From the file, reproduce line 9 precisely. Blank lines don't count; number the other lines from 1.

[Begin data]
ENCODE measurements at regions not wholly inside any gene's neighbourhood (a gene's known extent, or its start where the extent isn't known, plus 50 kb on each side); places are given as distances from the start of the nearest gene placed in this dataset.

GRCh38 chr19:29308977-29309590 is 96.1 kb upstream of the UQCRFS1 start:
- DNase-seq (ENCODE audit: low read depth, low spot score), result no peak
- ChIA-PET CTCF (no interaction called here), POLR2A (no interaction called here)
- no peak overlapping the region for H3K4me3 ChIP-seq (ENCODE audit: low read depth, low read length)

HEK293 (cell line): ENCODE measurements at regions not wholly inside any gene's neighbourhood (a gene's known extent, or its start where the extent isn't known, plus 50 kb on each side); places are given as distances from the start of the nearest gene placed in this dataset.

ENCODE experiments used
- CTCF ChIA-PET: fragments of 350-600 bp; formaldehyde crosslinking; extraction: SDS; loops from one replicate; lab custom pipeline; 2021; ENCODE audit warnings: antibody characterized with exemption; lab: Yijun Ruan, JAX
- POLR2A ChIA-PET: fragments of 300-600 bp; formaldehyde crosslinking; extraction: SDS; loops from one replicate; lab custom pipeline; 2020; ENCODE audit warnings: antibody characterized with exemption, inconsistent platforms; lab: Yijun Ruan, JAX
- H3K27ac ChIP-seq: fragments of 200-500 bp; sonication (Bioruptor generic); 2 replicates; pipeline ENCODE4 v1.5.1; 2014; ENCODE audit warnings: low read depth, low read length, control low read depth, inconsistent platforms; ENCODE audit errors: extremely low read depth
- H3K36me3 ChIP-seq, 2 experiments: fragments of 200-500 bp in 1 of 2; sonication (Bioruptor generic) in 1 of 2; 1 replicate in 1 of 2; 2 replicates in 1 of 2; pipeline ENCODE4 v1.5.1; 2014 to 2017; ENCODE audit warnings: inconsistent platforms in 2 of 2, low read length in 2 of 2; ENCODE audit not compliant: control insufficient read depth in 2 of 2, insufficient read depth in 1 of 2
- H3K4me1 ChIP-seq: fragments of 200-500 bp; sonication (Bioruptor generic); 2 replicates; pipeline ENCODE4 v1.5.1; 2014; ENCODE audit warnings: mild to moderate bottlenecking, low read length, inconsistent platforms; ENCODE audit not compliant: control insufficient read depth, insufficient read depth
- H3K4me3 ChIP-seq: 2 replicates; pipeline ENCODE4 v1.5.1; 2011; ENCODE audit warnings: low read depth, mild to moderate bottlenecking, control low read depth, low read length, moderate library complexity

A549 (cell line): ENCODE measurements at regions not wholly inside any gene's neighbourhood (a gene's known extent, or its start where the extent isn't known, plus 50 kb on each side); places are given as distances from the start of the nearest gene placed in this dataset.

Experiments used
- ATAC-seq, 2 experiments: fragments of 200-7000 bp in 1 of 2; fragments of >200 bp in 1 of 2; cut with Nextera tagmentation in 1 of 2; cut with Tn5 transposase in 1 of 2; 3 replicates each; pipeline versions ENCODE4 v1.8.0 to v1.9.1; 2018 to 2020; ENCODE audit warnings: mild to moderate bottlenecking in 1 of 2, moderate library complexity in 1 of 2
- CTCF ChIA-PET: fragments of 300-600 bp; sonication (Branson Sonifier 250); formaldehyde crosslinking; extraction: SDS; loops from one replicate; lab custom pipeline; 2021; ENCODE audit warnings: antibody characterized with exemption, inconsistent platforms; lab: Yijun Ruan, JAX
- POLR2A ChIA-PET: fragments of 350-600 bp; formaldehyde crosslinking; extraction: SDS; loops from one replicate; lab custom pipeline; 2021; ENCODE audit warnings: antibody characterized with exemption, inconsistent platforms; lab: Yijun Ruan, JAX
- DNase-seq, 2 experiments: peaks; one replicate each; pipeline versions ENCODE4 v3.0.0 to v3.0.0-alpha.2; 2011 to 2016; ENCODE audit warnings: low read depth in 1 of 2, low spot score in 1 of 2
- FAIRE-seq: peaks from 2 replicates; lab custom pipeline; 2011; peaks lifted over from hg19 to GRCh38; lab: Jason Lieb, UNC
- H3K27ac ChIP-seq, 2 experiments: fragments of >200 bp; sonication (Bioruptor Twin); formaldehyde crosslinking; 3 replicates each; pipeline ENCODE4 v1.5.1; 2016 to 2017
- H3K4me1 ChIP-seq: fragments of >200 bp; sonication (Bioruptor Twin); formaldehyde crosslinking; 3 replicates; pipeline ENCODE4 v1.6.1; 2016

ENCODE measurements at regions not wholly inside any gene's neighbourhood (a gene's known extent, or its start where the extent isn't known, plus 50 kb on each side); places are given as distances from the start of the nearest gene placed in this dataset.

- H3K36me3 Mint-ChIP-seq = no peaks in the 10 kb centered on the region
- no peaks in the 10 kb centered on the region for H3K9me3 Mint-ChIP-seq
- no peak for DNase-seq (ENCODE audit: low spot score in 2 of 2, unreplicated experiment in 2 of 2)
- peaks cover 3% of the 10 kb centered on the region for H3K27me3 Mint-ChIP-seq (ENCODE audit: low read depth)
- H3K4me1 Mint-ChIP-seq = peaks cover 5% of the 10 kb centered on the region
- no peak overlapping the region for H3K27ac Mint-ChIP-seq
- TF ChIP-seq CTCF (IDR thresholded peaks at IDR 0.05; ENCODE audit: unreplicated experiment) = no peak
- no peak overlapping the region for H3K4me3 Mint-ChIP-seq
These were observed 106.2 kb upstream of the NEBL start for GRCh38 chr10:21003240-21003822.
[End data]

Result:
- POLR2A ChIA-PET: fragments of 300-600 bp; formaldehyde crosslinking; extraction: SDS; loops from one replicate; lab custom pipeline; 2020; ENCODE audit warnings: antibody characterized with exemption, inconsistent platforms; lab: Yijun Ruan, JAX